Now, the bid travels to the ad exchange, where all the DSPs we discussed above start to process it. If the bid matches all the target, budget, and other KPIs set by the advertiser in the DSP, the DSP will bid on that specific ad by sending a message through an RTB protocol. The message would read: “Hello there! It looks like your target and budget matches mine, so I’d like to offer you this price for displaying this ad banner on your page. What do you say?”. Together with the bid sent by the DSP, there are also creative specifics of the ad and correspondent parameters. All embedded in the code.
The SSP collects all the DSP bids, analyzes them, and chooses the highest bid. So, the whole process seems quite efficient and straightforward if you think about it. All of what we were telling you above happens in milliseconds and with the precision of a Swedish watch. If all of this sounds nice but a little far-fetched for you, let’s now discuss the specific benefits you get from RTB in marketing.
10 Benefits RTB could bring to your marketing strategy
- It works with any ad campaign, no matter the size or budget. Not all the most prominent media buyers use RTB. Statistics show that there are a lot of local business owners using RTB with only a $100 ad budget.
- Great exposure to a broad range of publishers, cutting down on the research time. Getting access to a large variety of digital publishers, apps, blogs, websites, and their target audiences will cut down on the research time and enable advertisers to have a broader overview of the local and worldwide platforms available, their audiences, and ad prices.
- Impressions for better prices. RTB allows for greater optimization of advertising budgets and campaign objectives. As an advertiser, you can set the ad impression objective, as well as the budget available for it, and be sure that you’ll find the right platforms to spend it on to meet your desired result.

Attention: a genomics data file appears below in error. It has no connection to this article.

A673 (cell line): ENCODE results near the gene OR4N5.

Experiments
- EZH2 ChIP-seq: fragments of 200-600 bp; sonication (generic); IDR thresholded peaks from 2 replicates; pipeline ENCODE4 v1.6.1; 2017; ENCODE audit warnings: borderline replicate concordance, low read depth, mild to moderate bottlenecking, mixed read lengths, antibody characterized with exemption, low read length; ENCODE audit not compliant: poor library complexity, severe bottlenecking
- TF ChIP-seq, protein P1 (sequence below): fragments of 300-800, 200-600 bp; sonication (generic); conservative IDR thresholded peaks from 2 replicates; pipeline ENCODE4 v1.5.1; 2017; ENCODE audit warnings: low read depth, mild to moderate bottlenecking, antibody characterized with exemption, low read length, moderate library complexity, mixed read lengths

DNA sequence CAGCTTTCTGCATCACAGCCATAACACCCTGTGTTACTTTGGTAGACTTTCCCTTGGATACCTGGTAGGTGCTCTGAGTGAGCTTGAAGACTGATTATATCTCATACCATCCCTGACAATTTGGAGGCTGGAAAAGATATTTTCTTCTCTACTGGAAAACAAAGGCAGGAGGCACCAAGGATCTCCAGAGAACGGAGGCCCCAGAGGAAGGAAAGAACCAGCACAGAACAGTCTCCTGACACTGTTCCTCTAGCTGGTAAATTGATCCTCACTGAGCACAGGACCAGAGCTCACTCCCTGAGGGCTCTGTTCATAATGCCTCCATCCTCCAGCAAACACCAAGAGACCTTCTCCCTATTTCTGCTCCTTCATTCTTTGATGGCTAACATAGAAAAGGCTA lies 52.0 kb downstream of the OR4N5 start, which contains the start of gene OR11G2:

- Buying the right niche audience. The RTB system analyzes the first and third-party data from the publishers’ platforms and matches advertisers’ desired audience with the right niche audience.
- Reaching the desired relevant public. Marketers find it easier to deliver their messages to the relevant public. Data like age, studies, marital status, gender, interests, locations, finance are all delivered through the RTB system to the marketers.
- Every ad impression is for real. RTB makes advertising a lot more precise, delivering messages to the people who are really interested in them and most likely to click, subscribe or purchase the specific products or services. There’s no place for wasted ad impressions.
- One impression at a time. This might be the key feature of RTB. Marketers actually buy one impression at a time, a closely-analyzed impression according to the parameters set by the advertiser. If advertising used to be a lottery in the past, now it’s precise math.
- Constant optimization. As an advertiser, you can constantly optimize your keywords to find the perfect for your campaign goals and thus minimize any expenditures.
- Real-time data during running campaigns. Marketers can analyze different parameters to ascertain which creative approaches work best, which websites deliver the most engagement, etc. If you’re a marketer, this enables you to tinker with your campaign until you reach the optimal setting.
- Real-time bidding on multiple campaigns at the same time. There’s no interference in running two or more campaigns simultaneously and bidding on them in real-time.
Real-time bidding is part of the future of online advertising
Real-time bidding is part of the future of advertising, where all the parts involved, from media buyers, brands, and agencies can find their perfect optimizations to work. Apart from cutting down on a lot of paperwork, time, and negotiation energy, RTB has revolutionized the world of online advertising by providing marketers with the only possibility to purchase ad impressions one by one. If you’re an advertiser, this offers you better control over your budgets and marketing campaigns and more concise campaign reports that show precisely what works and what doesn’t.
For more information about securing your real-time bidding campaigns, contact Fraudlogix.